They said it was time, so we set off; a reluctant convoy. I drove with care, from muscle memory, my attention elsewhere.
The car was silent, save for the steady sweep of the wipers across the windscreen. What was there to say? We had no words for what lay ahead.
I knew the road well, having driven it many times before, yet in the darkness and the rain it took on an unfamiliar, almost ethereal, quality in the sodium yellow of the street lights. Time seemed to have stopped and, yet, we were moving inexorably forward.
In my head, I played a variation on a childhood game: if the next traffic light is green, it won’t happen; if we reach the corner before the magpie flies away, it won’t happen. If, if, if … Too late. The worst was already happening.
We met up at the entrance and embraced, wordless; afraid that in opening our mouths we’d say the unsayable. Someone had brought food and drink. I had come unprepared.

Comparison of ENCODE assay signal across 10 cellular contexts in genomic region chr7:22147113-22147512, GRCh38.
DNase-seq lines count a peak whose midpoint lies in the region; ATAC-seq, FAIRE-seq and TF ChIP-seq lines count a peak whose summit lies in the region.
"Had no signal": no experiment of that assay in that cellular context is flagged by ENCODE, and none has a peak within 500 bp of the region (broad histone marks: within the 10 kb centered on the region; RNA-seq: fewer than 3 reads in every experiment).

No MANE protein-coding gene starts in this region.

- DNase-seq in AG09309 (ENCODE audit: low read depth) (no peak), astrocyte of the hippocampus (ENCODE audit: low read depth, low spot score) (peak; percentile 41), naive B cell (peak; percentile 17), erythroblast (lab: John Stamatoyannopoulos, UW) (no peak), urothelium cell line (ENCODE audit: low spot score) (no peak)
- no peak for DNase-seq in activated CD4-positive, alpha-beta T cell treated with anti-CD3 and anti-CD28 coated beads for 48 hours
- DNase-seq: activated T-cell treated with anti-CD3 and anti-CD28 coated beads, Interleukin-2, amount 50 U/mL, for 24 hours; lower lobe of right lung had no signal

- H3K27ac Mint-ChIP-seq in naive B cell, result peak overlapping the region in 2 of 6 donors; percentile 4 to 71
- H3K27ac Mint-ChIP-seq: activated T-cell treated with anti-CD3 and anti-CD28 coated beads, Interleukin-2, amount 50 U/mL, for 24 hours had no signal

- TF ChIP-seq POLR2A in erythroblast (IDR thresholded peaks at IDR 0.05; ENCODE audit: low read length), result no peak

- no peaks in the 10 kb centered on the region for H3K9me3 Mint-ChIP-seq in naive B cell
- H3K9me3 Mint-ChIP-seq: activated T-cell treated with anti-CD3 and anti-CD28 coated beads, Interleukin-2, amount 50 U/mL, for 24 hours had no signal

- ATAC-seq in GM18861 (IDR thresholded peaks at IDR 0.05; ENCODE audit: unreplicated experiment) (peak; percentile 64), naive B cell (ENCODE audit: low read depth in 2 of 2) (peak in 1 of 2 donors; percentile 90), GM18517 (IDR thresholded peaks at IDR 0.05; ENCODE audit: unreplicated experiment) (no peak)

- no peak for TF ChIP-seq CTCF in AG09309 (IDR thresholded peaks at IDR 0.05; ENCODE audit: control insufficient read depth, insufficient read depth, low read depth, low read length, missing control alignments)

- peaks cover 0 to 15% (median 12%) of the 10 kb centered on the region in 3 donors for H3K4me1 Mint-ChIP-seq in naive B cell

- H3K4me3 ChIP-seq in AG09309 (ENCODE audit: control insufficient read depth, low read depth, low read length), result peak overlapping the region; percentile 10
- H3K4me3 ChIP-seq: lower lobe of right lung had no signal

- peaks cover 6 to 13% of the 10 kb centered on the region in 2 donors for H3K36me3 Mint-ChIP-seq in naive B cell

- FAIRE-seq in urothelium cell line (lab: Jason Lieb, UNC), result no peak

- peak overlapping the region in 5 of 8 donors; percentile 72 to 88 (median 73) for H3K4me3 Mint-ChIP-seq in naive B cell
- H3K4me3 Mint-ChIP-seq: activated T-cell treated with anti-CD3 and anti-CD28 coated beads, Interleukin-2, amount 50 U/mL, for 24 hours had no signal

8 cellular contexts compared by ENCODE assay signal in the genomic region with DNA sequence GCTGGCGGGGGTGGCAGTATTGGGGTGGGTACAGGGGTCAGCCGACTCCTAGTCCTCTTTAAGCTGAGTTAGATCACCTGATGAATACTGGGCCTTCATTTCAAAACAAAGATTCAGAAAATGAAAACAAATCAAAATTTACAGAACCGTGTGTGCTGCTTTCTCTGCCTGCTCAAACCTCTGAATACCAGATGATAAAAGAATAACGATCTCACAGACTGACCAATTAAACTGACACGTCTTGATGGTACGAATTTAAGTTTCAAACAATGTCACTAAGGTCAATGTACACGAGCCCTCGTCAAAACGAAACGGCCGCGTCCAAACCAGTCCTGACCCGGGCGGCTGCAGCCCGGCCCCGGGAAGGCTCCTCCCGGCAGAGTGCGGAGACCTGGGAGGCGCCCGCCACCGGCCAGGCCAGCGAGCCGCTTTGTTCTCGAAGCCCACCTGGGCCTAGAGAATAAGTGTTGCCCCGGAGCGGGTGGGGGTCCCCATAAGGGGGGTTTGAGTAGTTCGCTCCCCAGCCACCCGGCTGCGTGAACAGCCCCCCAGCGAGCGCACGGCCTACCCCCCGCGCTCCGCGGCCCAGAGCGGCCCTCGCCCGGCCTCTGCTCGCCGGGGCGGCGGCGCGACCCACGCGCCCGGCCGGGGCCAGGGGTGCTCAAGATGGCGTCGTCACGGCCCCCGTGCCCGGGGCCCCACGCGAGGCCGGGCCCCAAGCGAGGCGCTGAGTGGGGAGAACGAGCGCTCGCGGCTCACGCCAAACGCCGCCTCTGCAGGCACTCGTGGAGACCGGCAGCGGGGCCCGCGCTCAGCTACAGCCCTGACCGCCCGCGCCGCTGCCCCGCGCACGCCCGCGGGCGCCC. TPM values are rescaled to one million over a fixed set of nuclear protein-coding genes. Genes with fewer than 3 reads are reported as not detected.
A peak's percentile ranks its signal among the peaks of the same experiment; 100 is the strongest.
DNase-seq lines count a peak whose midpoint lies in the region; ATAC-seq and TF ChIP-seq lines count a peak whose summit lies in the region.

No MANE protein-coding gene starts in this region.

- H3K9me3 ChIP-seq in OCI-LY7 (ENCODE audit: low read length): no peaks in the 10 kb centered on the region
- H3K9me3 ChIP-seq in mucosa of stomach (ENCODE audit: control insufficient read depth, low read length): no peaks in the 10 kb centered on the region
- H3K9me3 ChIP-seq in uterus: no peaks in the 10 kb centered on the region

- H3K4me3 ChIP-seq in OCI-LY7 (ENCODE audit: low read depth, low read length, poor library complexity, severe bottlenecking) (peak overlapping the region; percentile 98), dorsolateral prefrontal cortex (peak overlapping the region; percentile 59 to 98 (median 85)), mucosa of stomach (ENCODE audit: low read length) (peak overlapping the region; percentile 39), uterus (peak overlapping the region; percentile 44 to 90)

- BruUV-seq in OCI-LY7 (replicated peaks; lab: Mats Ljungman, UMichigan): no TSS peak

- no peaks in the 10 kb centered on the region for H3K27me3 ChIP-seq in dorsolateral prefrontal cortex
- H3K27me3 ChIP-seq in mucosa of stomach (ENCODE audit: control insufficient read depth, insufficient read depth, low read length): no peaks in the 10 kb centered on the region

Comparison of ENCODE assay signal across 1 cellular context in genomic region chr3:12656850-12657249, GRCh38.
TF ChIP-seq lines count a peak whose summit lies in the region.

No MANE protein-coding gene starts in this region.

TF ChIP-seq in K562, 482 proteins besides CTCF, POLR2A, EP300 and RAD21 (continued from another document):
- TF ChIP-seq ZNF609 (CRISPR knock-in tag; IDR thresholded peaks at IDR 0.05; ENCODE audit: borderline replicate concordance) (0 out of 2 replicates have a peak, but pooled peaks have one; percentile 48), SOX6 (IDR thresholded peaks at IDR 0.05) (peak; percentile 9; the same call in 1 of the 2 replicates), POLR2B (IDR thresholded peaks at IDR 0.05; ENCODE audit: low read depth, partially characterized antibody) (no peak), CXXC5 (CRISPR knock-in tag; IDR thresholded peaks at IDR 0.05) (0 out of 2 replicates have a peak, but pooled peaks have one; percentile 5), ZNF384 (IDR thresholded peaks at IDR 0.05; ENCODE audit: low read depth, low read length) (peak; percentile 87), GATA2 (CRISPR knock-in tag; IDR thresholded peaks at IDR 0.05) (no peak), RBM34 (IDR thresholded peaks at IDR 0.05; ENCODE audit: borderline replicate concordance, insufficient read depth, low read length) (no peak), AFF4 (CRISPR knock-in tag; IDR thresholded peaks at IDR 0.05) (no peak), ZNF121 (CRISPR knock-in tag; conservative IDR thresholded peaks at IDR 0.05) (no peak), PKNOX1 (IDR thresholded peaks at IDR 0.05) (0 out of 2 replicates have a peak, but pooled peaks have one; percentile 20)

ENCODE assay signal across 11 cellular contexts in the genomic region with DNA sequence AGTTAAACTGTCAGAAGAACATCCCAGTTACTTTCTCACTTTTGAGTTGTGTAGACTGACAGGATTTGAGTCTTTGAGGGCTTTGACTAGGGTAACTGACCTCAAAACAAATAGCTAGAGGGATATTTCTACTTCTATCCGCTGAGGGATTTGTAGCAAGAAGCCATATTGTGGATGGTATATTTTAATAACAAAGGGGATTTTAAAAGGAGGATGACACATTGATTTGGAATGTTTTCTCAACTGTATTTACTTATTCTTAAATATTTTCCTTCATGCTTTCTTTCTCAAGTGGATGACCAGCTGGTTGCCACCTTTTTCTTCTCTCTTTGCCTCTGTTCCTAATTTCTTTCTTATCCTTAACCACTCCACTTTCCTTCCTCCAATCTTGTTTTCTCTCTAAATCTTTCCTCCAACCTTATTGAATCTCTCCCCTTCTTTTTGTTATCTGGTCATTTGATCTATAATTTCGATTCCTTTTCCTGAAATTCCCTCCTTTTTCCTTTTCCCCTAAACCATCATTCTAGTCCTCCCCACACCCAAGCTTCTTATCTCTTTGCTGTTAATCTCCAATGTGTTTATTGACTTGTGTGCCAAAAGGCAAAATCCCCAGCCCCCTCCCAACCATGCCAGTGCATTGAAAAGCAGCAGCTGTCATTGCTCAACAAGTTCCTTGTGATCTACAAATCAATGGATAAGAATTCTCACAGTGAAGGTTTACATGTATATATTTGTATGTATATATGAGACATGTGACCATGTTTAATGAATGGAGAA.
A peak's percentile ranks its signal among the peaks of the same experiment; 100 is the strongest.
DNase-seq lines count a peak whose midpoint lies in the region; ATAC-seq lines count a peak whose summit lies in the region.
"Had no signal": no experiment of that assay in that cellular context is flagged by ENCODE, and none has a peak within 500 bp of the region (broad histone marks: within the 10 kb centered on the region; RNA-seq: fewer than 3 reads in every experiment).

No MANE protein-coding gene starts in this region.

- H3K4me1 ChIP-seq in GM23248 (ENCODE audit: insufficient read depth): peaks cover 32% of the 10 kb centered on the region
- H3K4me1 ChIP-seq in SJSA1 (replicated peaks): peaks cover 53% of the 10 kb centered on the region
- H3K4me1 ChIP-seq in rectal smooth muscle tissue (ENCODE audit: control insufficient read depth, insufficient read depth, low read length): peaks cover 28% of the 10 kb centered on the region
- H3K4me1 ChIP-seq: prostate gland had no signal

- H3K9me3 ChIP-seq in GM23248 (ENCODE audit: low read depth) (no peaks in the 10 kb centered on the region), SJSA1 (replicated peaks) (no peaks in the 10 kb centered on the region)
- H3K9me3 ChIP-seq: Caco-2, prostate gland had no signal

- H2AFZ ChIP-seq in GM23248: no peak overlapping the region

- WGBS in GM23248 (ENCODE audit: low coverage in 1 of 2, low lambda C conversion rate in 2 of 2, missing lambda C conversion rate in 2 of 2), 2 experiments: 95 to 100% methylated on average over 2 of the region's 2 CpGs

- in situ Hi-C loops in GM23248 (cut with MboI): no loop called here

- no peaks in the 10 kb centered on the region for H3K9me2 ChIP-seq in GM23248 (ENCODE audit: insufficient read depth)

In the semi-dark, we sat on mismatched chairs, barely-audible classical music playing in the background. All the family come together, yet apart, each of us wrapped up in our own thoughts and fears; here to bear witness.
And then it happened, as they told us it would, as we knew it must, changing our world for ever.
Dawn was breaking when, at last, we went outside; the smell of rain-washed earth rising from the garden and, in the distance, the faint buzzing of bees.
Brenda Gvozdanovic is an ex-pat Scot who writes prose, poetry, and the occasional travelogue. Her work has been published online at Paragraph Planet; 101 Words; Bloodsugarpoetry; and Serbiaincoming. She’s a compulsive collector of words and might even have enough for a novel someday. You can follow her on Twitter @BGvozdanovic